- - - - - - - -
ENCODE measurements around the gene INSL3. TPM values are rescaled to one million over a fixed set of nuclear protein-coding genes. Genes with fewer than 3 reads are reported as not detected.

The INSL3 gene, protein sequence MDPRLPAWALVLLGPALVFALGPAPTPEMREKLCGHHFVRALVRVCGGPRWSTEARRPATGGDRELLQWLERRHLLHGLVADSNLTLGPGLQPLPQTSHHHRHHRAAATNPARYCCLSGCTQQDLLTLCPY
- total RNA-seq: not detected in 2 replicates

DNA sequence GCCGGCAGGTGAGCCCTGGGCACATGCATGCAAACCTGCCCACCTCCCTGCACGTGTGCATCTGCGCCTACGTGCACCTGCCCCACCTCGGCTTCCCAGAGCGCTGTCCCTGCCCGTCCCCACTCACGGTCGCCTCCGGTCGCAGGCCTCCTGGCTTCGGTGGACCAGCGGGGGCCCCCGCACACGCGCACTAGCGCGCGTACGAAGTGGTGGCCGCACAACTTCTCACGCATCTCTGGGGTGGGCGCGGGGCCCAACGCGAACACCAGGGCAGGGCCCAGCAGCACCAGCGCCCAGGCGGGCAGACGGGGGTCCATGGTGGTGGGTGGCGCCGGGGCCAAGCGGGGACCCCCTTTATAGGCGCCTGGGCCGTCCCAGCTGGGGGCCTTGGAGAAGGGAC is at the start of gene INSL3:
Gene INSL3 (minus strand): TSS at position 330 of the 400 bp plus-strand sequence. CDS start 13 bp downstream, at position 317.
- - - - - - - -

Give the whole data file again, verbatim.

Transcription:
ENCODE measurements around the gene INSL3. TPM values are rescaled to one million over a fixed set of nuclear protein-coding genes. Genes with fewer than 3 reads are reported as not detected.

The INSL3 gene, protein sequence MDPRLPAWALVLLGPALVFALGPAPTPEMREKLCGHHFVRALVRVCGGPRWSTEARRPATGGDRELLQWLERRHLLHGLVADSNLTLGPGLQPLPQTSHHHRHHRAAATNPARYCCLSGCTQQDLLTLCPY
- total RNA-seq: not detected in 2 replicates

DNA sequence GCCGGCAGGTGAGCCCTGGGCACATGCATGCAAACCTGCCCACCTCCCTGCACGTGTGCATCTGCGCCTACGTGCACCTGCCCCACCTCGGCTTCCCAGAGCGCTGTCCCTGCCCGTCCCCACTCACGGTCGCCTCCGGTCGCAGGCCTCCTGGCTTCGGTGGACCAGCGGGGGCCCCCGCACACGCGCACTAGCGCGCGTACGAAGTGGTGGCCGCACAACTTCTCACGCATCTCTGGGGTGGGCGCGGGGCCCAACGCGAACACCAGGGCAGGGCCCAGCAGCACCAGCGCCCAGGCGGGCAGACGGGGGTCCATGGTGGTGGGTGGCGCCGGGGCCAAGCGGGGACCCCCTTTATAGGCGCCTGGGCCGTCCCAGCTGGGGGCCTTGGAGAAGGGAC is at the start of gene INSL3:
Gene INSL3 (minus strand): TSS at position 330 of the 400 bp plus-strand sequence. CDS start 13 bp downstream, at position 317.